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Are you willing to cut your price to land a new customer?

Unfortunately, far too many salespeople are willing to do so.

Sorry, in my book what the salesperson is doing is cheating on the new customer and all of their other customers.

Let me set the stage for how this typically goes.

The salesperson is making the presentation to a new customer and everything has gone just fine. The customer has raised a couple of issues, but all have been dealt with and it feels like they’re ready to buy.

The salesperson presents the price to the customer, and without hesitation, the customer says something to the effect if they could get some sort of a discount, they would go ahead and buy.  Stupidity then overtakes the salesperson, who then says how they’d be happy to give them a discount and boom — the deal is made at the lower price.

In this instance, the customer is happy and the salesperson is happy — but are they truly happy?

The customer got a lower price, yes.  Sure, that’s good, but in the back of their mind, they’re wondering if they got the best price, and worse yet, they’re wondering what else they should have asked for.

As the customer is thinking about what they could have asked for, they also begin wondering if what the salesperson had been telling  them was even true.  Before too long, the customer can quickly begin to feel the salesperson cheated them.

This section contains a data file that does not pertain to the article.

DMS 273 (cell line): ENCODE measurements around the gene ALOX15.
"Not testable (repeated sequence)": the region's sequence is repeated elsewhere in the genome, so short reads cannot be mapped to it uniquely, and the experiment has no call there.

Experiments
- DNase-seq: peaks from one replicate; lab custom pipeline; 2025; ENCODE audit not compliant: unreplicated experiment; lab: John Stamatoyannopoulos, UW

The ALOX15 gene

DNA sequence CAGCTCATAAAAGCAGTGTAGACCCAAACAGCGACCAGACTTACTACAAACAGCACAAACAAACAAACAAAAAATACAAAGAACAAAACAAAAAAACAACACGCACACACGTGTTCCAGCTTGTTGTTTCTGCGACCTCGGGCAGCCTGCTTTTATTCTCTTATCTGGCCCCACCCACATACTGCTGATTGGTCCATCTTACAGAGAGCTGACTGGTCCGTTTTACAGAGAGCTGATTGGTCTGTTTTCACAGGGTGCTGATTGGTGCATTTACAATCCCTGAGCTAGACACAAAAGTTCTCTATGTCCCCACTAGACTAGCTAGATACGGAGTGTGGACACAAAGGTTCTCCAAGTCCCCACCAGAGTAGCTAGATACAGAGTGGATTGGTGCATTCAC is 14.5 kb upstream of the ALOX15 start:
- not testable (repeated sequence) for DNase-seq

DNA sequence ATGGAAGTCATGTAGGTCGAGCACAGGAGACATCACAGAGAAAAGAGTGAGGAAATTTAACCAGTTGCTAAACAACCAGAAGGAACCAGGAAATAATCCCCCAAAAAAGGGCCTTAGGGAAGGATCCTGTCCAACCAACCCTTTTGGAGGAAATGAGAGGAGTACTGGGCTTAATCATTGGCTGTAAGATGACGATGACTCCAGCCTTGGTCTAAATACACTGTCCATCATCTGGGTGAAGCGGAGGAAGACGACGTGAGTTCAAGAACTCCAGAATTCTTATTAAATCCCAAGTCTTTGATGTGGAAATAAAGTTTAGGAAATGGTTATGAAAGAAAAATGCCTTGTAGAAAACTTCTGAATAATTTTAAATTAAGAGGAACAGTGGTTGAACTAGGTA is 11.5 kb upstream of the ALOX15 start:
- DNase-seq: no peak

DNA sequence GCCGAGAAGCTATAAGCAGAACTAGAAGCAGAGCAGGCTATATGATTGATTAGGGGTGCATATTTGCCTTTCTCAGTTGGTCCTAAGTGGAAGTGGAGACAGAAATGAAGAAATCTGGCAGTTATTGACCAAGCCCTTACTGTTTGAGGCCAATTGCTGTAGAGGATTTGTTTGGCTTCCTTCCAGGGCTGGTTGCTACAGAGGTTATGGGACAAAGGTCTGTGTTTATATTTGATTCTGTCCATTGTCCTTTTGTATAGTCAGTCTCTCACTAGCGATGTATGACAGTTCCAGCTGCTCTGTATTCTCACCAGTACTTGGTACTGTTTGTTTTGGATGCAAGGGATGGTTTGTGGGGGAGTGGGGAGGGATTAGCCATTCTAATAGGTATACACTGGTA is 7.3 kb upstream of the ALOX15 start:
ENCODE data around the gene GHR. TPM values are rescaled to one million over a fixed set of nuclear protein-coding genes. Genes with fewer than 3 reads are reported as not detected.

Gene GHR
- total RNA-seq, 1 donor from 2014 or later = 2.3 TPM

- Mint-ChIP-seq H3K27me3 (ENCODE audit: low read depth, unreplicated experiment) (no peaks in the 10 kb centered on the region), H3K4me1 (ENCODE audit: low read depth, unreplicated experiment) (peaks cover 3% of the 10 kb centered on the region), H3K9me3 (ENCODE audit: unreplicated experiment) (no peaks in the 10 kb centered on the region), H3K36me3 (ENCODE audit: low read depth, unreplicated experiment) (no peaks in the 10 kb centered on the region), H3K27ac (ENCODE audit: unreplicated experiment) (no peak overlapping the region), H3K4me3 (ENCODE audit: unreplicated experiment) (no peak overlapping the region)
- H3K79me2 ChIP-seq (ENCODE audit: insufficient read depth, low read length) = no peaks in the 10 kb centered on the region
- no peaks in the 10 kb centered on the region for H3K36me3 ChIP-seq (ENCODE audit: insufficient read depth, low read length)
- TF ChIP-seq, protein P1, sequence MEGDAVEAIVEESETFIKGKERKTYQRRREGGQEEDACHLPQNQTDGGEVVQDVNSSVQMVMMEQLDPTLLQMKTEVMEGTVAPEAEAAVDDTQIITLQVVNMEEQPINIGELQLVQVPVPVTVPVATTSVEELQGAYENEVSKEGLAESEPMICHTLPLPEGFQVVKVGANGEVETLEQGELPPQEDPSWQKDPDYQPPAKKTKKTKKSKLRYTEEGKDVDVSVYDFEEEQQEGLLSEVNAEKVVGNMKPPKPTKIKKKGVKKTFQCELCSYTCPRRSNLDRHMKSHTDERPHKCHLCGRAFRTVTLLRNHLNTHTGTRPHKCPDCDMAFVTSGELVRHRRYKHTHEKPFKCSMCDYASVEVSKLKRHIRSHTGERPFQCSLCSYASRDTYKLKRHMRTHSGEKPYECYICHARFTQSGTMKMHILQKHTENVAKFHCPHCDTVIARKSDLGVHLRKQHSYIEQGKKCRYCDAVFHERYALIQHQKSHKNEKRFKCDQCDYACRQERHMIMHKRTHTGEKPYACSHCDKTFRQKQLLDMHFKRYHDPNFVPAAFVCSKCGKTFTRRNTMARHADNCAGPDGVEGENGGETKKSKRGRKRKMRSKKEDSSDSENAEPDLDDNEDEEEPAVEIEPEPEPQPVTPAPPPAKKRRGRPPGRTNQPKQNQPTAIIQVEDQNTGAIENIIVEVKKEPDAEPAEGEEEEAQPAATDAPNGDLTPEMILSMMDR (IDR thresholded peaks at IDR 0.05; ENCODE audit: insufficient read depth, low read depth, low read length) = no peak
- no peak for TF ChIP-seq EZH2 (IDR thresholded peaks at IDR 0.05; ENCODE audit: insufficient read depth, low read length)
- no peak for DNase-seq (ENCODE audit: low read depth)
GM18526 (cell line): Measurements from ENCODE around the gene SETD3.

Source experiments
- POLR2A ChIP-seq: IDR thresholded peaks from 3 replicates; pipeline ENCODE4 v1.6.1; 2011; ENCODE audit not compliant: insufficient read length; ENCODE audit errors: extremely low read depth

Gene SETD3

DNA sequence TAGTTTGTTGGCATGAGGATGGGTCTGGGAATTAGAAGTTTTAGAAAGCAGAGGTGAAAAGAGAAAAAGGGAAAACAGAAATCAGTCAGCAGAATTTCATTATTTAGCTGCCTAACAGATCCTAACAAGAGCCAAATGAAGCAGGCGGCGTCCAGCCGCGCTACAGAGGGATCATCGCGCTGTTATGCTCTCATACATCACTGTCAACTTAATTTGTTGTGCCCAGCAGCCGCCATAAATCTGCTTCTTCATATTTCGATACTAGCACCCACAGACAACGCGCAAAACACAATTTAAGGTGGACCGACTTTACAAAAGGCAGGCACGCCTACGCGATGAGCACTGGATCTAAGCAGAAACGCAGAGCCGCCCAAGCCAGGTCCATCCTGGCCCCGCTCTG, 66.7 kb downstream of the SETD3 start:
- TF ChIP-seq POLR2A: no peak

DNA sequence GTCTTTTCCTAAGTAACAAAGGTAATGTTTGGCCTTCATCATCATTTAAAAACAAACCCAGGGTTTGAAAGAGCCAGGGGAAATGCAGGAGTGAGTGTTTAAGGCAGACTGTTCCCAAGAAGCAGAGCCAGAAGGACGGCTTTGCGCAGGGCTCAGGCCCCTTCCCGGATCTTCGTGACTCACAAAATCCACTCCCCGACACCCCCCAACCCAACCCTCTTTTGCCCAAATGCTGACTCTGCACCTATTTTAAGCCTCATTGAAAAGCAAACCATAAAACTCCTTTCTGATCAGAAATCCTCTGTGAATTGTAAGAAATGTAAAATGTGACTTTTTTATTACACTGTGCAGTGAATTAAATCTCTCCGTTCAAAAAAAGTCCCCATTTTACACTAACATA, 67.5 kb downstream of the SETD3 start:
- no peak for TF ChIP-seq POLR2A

Now let’s shift to the salesperson.

They rolled over and played dead, without any hesitation. They gave the customer a lower price.  In their mind they might try and justify what they did, but inside they begin to wonder what the customer must be thinking.

Worse yet they probably can’t help but think what all of their other customers who didn’t get the lower price would have done if they knew a lower price was available for the asking.

Just as with the customer, the salesperson begins to feel the new customer cheated them out of a higher price and in so doing, other customers might think the same.

The entire process smells and the only thing it does is leave a bad taste.

I’m not a fan of discounting, but if a discount is given, it must be offset with a reduction in value.  Merely giving a discount and not changing the product offering in some manner is simply dumb.  It’s bad business and it’s bad salesmanship.

Copyright 2012, Mark Hunter “The Sales Hunter.” Sales Motivation Blog.

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